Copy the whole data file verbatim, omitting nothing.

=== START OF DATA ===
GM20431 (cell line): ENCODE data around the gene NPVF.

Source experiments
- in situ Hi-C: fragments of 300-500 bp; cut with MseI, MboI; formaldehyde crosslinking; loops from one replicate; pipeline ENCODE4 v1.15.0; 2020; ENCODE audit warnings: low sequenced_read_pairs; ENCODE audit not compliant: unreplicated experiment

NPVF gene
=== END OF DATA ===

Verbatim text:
GM20431 (cell line): ENCODE data around the gene NPVF.

Source experiments
- in situ Hi-C: fragments of 300-500 bp; cut with MseI, MboI; formaldehyde crosslinking; loops from one replicate; pipeline ENCODE4 v1.15.0; 2020; ENCODE audit warnings: low sequenced_read_pairs; ENCODE audit not compliant: unreplicated experiment

NPVF gene